Newspaper
The Maple Leaf (8 Aug 1945), 4.
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The Author of nature has not given laws to the universe, which, like the institutions of men, carry in themselves the elements of their own destruction; he has not permitted in his works any symptom of infancy or of old age, or any sign by which we may estimate either their future or their past duration. He may put an end, as he no doubt gave a beginning, to the present system at some determinate period of time; but we may rest assured, that this great catastrophe will not be brought about by the laws now existing, and that it is not indicated by any thing which we perceive.
'Biographical Account of the Late Dr James Hutton, F.R.S. Edin.' (read 1803), Transactions of the Royal Society of Edinburgh (1805), 5, 55.
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The distinction is, that the science or knowledge of the particular subject-matter furnishes the evidence, while logic furnishes the principles and rules of the estimation of evidence.
In A System of Logic, Ratiocinative and Inductive: Being a Connected View of the Principles of Evidence, and the Methods of Scientific Investigation (1843), Vol. 1, 11.
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Carl Sagan Thumbnail In science it often happens that scientists say, 'You know that's a really good argument; my position is mistaken,' and then they would actually change their minds and you never hear that old view from them again. They really do it. It doesn't happen as often as it should, because scientists are human and change is sometimes painful. But it happens every day. I cannot recall the last time something like that happened in politics or religion. (1987) -- Carl Sagan
Quotations by: • Albert Einstein • Isaac Newton • Lord Kelvin • Charles Darwin • Srinivasa Ramanujan • Carl Sagan • Florence Nightingale • Thomas Edison • Aristotle • Marie Curie • Benjamin Franklin • Winston Churchill • Galileo Galilei • Sigmund Freud • Robert Bunsen • Louis Pasteur • Theodore Roosevelt • Abraham Lincoln • Ronald Reagan • Leonardo DaVinci • Michio Kaku • Karl Popper • Johann Goethe • Robert Oppenheimer • Charles Kettering  ... (more people)

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- 100 -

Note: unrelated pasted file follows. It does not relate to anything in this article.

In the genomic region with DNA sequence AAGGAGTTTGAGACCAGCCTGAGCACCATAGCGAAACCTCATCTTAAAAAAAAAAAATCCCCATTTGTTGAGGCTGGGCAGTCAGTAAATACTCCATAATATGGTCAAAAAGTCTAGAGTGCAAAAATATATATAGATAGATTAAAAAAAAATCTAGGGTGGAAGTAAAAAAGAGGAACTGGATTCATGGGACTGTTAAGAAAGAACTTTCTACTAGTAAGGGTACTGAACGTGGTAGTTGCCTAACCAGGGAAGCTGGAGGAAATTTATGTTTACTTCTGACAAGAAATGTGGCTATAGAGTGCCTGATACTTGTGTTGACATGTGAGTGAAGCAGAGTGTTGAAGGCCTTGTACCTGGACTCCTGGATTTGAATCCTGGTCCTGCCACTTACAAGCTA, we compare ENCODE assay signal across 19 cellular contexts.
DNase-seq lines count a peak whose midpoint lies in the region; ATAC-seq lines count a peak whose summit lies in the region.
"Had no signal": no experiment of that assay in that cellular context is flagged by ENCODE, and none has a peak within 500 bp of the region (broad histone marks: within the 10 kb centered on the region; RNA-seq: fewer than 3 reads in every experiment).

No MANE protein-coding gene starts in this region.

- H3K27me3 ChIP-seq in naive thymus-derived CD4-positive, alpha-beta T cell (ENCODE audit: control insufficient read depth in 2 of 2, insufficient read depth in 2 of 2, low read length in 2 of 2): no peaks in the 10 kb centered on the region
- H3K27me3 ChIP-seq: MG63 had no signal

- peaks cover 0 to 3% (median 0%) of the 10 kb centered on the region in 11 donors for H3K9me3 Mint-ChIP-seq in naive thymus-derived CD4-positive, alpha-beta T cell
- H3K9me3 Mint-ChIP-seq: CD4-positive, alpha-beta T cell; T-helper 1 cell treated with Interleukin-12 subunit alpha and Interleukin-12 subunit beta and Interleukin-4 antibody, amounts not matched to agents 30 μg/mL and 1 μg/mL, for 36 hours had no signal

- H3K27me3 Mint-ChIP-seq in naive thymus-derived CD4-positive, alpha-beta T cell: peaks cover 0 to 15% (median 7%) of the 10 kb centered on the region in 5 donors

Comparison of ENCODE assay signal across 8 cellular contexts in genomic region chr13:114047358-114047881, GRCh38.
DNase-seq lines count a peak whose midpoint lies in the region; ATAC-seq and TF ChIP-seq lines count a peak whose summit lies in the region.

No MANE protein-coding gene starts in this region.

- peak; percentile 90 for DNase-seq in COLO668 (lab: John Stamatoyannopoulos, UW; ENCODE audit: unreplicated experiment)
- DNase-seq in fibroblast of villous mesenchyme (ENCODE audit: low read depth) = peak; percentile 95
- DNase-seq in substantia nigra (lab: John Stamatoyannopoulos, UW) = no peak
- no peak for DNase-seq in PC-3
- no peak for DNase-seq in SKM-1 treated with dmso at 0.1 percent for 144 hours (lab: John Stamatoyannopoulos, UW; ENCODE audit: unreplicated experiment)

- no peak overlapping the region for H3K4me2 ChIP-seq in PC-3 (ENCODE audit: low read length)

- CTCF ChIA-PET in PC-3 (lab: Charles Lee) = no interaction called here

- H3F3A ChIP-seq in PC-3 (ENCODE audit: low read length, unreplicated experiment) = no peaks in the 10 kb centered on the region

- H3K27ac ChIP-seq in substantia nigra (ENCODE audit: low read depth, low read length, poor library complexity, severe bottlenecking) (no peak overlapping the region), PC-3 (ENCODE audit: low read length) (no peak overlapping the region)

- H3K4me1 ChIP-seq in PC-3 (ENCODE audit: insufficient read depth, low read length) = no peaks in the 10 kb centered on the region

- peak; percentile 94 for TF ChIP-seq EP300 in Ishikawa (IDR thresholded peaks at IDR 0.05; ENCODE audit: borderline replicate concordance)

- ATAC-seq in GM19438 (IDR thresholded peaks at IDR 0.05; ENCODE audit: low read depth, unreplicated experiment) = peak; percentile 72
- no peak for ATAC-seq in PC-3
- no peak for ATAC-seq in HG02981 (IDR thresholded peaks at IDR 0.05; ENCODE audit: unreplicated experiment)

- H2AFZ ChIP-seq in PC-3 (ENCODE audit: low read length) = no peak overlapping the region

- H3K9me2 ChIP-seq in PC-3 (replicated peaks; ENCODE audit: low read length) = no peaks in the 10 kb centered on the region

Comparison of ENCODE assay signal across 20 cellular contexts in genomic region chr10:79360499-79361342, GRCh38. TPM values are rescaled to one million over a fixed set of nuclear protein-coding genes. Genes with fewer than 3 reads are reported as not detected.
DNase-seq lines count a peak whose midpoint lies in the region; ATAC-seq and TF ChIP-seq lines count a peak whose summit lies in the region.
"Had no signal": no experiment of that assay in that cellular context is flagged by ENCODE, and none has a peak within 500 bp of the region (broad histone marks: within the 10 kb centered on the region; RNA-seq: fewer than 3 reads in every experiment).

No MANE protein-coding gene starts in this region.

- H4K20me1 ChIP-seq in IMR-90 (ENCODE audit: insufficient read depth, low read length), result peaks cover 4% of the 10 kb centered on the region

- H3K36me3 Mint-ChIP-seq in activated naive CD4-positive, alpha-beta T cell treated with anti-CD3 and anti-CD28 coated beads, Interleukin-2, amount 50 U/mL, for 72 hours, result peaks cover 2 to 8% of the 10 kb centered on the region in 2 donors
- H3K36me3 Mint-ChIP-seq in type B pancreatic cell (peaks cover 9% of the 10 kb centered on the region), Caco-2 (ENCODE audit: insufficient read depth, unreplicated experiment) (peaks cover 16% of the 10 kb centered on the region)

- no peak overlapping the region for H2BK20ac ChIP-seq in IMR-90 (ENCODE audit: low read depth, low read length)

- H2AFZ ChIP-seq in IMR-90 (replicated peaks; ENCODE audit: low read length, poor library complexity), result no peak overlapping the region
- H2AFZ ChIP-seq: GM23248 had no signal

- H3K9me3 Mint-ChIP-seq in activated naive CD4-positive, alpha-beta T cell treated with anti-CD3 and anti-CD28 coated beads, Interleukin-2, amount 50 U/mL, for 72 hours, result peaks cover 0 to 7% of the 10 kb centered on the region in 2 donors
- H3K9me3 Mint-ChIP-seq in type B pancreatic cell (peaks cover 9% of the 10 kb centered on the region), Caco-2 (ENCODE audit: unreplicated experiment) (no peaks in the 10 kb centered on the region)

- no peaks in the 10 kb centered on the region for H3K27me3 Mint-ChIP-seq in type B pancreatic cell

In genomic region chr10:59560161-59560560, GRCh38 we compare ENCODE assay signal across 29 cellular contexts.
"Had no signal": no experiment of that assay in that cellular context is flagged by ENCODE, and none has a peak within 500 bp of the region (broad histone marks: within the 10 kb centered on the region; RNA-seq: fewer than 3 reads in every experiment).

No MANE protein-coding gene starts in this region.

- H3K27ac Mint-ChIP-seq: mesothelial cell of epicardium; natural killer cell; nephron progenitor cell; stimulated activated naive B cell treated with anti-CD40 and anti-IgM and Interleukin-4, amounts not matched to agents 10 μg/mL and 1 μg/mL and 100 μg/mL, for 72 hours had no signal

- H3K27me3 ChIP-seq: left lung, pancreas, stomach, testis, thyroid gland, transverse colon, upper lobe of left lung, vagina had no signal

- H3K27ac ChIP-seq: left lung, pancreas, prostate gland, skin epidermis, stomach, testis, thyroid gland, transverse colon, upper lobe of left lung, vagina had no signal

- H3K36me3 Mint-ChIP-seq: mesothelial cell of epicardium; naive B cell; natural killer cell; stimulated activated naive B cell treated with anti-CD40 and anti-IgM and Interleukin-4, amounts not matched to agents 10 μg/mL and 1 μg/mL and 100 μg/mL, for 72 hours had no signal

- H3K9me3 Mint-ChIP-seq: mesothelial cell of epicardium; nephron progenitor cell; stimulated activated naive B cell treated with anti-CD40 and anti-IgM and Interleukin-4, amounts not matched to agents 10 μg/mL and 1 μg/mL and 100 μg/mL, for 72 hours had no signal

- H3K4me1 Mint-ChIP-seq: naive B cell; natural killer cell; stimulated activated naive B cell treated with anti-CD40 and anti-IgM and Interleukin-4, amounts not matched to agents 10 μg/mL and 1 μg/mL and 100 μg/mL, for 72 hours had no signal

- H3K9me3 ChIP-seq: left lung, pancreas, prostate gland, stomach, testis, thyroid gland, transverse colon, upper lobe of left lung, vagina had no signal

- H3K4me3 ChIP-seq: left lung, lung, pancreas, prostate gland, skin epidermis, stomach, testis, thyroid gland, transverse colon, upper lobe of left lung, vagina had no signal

Sophie Germain
Gertrude Elion
Ernest Rutherford
James Chadwick
Marcel Proust
William Harvey
Johann Goethe
John Keynes
Carl Gauss
Paul Feyerabend
- 90 -
Antoine Lavoisier
Lise Meitner
Charles Babbage
Ibn Khaldun
Euclid
Ralph Emerson
Robert Bunsen
Frederick Banting
Andre Ampere
Winston Churchill
- 80 -
John Locke
Bronislaw Malinowski
Bible
Thomas Huxley
Alessandro Volta
Erwin Schrodinger
Wilhelm Roentgen
Louis Pasteur
Bertrand Russell
Jean Lamarck
- 70 -
Samuel Morse
John Wheeler
Nicolaus Copernicus
Robert Fulton
Pierre Laplace
Humphry Davy
Thomas Edison
Lord Kelvin
Theodore Roosevelt
Carolus Linnaeus
- 60 -
Francis Galton
Linus Pauling
Immanuel Kant
Martin Fischer
Robert Boyle
Karl Popper
Paul Dirac
Avicenna
James Watson
William Shakespeare
- 50 -
Stephen Hawking
Niels Bohr
Nikola Tesla
Rachel Carson
Max Planck
Henry Adams
Richard Dawkins
Werner Heisenberg
Alfred Wegener
John Dalton
- 40 -
Pierre Fermat
Edward Wilson
Johannes Kepler
Gustave Eiffel
Giordano Bruno
JJ Thomson
Thomas Kuhn
Leonardo DaVinci
Archimedes
David Hume
- 30 -
Andreas Vesalius
Rudolf Virchow
Richard Feynman
James Hutton
Alexander Fleming
Emile Durkheim
Benjamin Franklin
Robert Oppenheimer
Robert Hooke
Charles Kettering
- 20 -
Carl Sagan
James Maxwell
Marie Curie
Rene Descartes
Francis Crick
Hippocrates
Michael Faraday
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Francis Bacon
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- 10 -
Aristotle
John Watson
Rosalind Franklin
Michio Kaku
Isaac Asimov
Charles Darwin
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Albert Einstein
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Isaac Newton